Bloomberg News

Dwarfs Better Off Tossed Than Jobless, Florida Republican Says

October 07, 2011

Oct. 7 (Bloomberg) -- Jobless dwarfs should have the option of being flung around a barroom for cash rather than standing in the unemployment line, according to one Florida state lawmaker.

Representative Ritch Workman, a Melbourne Republican, has introduced a bill to undo a ban on “dwarf-tossing” as part of what he says is his mission to repeal overreaching and outdated laws from Florida’s books. Though the dwarf-tossing measure is not a “jobs bill,” he said, it may put a few people to work in a state where unemployment is 1.6 percentage points above the national average.

Dwarf-tossing, a competition in which bar patrons see how far they can throw little people in protective gear, was banned in Florida in 1989 after opponents complained that it was dangerous and dehumanizing.

While Workman, a mortgage broker, agrees that the practice is “offensive” and “stupid,” he also thinks the ban keeps willing projectiles from gainful employment.

“If this is a job they want and people would pay to see it or participate in it, why in the world would we prohibit it?” Workman said in a telephone interview from Tallahassee. “In my world view, we have the freedom and liberty to do these kinds of things.”

Amy Graham, a spokeswoman for Republican Governor Rick Scott, said in an e-mail that his office hadn’t reviewed the legislation “so it wouldn’t be appropriate for us to comment.”

House Speaker Dean Cannon generally “supports efforts to remove laws from the books that may no longer be necessary or relevant, however the committee will have to decide if that is the case with this law,” Katie Betta, a spokeswoman, said in an e-mail.

Support the Short

Dwarfism is a medical or genetic condition that results in an adult height of no more than about 4 feet 10 inches, according to the Little People of America, a national nonprofit organization based in Tustin, California, that supports people of short stature. Workman’s bill would repeal provisions that prohibit holders of liquor licenses “from allowing the exploitation of persons with dwarfism.”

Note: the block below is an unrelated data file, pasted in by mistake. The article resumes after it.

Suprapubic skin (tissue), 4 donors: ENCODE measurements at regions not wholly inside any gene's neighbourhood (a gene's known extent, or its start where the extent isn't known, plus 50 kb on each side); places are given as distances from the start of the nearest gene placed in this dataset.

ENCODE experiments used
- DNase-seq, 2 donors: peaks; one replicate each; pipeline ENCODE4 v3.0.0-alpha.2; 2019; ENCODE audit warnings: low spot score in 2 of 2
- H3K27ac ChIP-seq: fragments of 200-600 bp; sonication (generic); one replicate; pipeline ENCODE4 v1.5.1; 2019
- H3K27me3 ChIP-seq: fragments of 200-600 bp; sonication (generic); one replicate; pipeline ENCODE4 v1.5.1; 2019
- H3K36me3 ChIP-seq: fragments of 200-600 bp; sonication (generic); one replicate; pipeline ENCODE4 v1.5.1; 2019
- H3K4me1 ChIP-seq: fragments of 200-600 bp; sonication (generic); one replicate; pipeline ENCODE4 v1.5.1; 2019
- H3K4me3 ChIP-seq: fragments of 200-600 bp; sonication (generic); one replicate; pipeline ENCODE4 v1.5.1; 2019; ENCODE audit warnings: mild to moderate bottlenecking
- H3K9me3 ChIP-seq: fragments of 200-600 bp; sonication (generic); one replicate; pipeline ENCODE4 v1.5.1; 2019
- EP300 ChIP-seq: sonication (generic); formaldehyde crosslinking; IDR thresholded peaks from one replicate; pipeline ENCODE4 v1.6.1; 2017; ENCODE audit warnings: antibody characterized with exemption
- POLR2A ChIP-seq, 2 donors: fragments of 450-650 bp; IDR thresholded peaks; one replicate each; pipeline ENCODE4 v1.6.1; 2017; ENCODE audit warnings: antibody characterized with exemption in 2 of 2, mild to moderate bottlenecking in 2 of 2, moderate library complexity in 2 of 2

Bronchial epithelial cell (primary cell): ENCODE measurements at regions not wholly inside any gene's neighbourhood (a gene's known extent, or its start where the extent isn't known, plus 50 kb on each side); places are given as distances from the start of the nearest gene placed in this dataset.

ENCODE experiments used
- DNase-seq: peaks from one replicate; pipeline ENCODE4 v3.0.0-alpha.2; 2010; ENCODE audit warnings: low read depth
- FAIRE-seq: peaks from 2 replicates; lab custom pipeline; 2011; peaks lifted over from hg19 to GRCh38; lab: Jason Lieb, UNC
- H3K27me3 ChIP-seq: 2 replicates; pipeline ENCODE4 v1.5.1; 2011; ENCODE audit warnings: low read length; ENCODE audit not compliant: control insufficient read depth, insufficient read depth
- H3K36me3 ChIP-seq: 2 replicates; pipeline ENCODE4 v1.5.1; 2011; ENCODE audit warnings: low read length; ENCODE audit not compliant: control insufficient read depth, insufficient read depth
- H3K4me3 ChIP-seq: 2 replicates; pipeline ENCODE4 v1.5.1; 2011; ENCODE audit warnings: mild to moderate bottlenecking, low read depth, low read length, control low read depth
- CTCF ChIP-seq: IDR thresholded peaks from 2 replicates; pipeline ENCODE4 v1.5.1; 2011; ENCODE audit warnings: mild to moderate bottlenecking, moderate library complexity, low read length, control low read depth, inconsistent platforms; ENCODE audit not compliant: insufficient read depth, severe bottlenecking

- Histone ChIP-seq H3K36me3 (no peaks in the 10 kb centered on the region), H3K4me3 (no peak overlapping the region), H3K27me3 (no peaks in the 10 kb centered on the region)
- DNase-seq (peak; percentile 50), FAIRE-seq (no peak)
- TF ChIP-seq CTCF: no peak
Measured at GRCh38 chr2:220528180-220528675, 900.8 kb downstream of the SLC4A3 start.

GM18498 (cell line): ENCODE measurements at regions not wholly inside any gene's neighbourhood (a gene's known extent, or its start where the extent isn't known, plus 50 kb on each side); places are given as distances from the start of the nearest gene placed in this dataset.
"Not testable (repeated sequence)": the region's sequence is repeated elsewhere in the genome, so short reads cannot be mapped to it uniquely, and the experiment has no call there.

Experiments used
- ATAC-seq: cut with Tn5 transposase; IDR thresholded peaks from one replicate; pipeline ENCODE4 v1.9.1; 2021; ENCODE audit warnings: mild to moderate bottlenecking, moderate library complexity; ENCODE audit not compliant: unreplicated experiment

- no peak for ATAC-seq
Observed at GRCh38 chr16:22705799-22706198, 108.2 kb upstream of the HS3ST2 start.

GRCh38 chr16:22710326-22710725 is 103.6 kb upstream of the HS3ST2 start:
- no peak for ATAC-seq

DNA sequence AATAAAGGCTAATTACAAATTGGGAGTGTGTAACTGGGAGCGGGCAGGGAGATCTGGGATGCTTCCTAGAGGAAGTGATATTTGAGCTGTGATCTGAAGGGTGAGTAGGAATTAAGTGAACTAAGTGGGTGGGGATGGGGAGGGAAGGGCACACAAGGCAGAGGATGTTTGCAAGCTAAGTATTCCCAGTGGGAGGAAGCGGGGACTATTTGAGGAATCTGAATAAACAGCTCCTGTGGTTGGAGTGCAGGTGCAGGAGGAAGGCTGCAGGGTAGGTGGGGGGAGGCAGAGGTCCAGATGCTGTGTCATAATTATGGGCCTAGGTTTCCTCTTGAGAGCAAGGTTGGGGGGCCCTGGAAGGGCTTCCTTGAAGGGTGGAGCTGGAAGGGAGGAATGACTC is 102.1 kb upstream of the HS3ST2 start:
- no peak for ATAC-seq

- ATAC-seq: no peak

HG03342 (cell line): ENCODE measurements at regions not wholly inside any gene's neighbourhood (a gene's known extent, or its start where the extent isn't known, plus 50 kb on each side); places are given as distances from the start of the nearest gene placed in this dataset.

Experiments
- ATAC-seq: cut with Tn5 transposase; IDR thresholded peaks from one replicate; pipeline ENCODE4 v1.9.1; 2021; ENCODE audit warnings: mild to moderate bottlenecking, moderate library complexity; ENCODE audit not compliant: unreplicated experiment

Carolyn Fiddler, a spokeswoman for the Democratic Legislative Campaign Committee, said that the bill highlights Republicans’ lack of understanding of what drives employment growth.

“It’s a really telling symptom of the larger theme that they push, which is that government is the greatest obstacle to job creation,” she said in a telephone interview from Washington. “This shows how absurd that notion is.”

Question of Humanity

Almost 840,000 fewer Floridians are working than when employment in the state peaked in 2007. The unemployment rate in August was 10.7 percent, while the national rate was 9.1 percent.

Legislators concerned about out-of-work dwarfs should focus on employment discrimination, said Leah Smith, a spokeswoman for the Little People of America.

“There are many, many risks involved” with dwarf tossing, she said in an interview from Lubbock, Texas, adding that dwarfs are susceptible to spine problems. And, she said, “There’s a basic issue of humanity. What other population group would you toss?”

--Editors: Stephen Merelman, Pete Young

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To contact the reporter on this story: Simone Baribeau in Miami at sbaribeau@bloomberg.net.

To contact the editor responsible for this story: Mark Tannenbaum at mtannen@bloomberg.net.


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